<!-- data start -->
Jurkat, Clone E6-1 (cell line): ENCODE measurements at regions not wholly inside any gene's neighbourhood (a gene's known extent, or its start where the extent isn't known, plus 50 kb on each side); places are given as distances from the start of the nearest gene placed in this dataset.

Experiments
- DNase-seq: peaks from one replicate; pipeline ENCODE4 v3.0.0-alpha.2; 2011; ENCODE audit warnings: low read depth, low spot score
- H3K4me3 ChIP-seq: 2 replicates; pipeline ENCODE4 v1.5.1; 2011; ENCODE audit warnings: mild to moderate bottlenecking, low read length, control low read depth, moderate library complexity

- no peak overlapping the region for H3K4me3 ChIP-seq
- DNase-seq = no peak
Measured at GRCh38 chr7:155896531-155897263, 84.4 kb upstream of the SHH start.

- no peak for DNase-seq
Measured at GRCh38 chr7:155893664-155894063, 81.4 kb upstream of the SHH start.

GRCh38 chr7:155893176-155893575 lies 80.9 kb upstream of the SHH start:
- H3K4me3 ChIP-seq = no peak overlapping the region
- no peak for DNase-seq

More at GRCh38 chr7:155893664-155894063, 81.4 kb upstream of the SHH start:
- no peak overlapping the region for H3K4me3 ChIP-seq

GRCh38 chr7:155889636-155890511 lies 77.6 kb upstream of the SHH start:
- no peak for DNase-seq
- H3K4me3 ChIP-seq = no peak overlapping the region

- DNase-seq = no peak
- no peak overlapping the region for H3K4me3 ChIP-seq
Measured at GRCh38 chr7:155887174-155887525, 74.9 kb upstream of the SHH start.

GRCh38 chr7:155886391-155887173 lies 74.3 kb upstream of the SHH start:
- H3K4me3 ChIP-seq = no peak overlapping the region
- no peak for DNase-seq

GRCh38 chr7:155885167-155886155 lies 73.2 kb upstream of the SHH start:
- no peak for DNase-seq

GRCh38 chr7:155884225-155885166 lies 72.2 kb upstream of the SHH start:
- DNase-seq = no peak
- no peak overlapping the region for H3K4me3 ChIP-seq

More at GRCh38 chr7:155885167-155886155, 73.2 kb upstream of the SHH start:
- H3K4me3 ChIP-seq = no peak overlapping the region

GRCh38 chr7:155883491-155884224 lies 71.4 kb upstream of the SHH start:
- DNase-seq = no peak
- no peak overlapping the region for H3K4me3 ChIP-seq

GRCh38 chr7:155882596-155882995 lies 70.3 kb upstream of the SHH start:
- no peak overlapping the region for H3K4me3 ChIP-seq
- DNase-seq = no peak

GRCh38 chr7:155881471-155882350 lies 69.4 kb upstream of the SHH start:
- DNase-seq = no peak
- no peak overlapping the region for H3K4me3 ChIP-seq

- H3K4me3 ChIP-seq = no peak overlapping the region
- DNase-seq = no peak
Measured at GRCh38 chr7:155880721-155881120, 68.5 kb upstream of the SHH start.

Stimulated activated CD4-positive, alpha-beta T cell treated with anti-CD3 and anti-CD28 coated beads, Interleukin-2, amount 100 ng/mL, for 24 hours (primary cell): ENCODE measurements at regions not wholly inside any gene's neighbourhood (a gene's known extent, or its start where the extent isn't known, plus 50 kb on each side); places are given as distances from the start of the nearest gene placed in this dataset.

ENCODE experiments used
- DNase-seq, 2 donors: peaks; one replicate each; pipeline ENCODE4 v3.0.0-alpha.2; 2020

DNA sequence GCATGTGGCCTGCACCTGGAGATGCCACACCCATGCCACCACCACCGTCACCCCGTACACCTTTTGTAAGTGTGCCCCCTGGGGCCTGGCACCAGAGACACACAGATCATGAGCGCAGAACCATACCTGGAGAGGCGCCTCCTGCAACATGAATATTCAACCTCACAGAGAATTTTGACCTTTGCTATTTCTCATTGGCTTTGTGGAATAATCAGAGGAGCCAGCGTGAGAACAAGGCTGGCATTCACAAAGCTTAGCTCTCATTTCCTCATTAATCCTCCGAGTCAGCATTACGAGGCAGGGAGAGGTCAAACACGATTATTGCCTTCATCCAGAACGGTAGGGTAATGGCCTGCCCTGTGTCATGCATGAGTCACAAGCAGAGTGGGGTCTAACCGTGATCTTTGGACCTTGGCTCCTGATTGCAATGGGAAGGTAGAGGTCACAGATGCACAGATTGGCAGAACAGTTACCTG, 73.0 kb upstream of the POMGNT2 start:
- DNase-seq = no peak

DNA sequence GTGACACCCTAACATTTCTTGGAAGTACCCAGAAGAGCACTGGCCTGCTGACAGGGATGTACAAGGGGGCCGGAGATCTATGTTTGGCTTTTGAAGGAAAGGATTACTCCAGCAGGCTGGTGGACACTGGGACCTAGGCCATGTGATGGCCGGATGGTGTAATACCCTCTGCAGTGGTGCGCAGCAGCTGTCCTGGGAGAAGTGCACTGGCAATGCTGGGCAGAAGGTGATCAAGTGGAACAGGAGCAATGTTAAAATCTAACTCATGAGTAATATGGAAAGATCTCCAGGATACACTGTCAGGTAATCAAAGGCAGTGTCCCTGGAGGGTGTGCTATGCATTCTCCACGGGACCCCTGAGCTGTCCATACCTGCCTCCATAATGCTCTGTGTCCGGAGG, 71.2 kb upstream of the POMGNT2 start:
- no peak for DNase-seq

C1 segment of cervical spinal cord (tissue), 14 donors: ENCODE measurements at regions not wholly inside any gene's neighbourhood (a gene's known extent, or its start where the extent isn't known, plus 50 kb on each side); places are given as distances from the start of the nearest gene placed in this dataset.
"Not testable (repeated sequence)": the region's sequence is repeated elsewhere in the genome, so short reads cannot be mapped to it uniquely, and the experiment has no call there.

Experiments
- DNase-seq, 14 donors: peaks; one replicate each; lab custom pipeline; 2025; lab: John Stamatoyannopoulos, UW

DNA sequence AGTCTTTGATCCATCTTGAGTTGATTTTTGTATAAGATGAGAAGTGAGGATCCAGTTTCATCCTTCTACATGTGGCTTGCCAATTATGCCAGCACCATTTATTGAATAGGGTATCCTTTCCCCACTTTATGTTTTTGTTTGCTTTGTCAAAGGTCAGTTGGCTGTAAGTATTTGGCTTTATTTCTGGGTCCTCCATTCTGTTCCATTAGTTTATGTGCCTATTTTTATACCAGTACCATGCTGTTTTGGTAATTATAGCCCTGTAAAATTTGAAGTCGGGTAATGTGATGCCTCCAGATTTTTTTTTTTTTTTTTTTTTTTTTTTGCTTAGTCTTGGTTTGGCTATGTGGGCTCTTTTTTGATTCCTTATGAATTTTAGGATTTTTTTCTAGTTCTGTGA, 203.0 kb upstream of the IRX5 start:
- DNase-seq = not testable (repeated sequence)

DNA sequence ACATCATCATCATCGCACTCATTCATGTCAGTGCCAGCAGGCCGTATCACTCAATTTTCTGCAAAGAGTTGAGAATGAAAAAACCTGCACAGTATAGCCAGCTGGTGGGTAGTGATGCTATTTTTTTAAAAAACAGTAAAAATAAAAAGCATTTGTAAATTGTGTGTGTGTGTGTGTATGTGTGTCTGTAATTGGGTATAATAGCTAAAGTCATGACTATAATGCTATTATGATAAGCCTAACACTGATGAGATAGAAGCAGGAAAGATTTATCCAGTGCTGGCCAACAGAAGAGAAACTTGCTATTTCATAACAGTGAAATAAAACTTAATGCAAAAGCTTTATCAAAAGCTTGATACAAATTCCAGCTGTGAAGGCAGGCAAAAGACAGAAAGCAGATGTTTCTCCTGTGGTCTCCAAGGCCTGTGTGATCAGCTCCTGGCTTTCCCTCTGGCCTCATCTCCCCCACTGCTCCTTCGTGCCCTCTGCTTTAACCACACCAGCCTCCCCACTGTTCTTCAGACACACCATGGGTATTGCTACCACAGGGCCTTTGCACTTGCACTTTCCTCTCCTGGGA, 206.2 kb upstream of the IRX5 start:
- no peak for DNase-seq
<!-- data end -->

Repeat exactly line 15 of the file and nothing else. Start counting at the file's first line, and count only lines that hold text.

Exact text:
GRCh38 chr7:155889636-155890511 lies 77.6 kb upstream of the SHH start: